57 per cent of Sweden’s power was generated from renewables last year.
A regulatory official has stated Sweden is on track to run completely on renewable energy in the next 25 years.
Sources such as wind and hydropower made up 57 per cent of Sweden’s power last year, with the rest being generated by nuclear power.
The countries “large potential” for onshore wind power is now planned to be utilised with the goal of being fully fossil-fuel free by 2040.
This goal was set by the Prime minister of Sweden, Stefan Löfven, last year at the UN General Assembley.
Director of Swedish Energy Markets Inspectorate Anne Vadasz Nilsson told the media, “We are not densely populated, we have a lot of good places to put land-based large-scale wind and there is large potential for that in Sweden,”.
As the country becomes more cost-efficient, the output of wind power is steadily increasing and wind energy is looking like it will replace nuclear energy as the country’s power source.
“Nuclear is quite an expensive energy source due to safety regulations and funding for long-term nuclear waste management among other things,” Vadasz Nilsson said.
She stated that large-scale wind renewables are becoming increasingly cheaper to run and commission, which combined with low wholesale prices will decrease the likelihood of new nuclear power plants replacing the old ones when they are phased out.
Currently, four nuclear reactors are being phased out, and the fluctuating nature of wind energy could be maintained by combining it with hydropower forces and other inter-country connection.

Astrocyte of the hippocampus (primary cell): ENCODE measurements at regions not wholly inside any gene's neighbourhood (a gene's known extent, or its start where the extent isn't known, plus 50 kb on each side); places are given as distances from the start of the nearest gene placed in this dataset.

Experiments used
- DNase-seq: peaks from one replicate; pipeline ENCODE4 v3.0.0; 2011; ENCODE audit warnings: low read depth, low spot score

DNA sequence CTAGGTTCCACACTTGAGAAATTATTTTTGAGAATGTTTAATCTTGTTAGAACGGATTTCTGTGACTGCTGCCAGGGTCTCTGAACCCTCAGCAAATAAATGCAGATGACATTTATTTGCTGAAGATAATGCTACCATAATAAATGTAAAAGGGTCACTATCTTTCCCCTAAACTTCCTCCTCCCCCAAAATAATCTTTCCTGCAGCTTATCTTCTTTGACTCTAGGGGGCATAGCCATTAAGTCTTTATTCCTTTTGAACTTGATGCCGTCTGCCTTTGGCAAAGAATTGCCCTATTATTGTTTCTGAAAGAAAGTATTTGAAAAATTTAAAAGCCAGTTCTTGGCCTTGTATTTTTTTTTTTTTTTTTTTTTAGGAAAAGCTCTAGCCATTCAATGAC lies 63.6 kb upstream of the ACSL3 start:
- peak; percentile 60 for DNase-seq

“The base load from our [current] hydropower plants and the high degree of interconnection with neighbouring countries… together with a more developed market for demand-side response will safeguard capacity even on cold winter days when the wind is not blowing,” Vadasz Nilsson said.
Nordic Countries Leading the Way with Renewables
Nordic Countries are already world leaders in renewable energy with Denmark producing a huge 140 per cent of their electricity needs with wind power alone last year, giving the leftovers to neighboring countries.
Iceland uses renewable energy for almost 100 per cent of their power source thanks to their hydropower investment geothermal energy generation.
Other European countries such as Belgium, France, Ireland, Norway and Finland also moved up places in the most recent bi-annual EY Renewable energy country attractiveness index (RECAI).
It’s thought the the Brexit vote along with other factors contributed to the United Kingdom seeping to an all-time low at 14th position.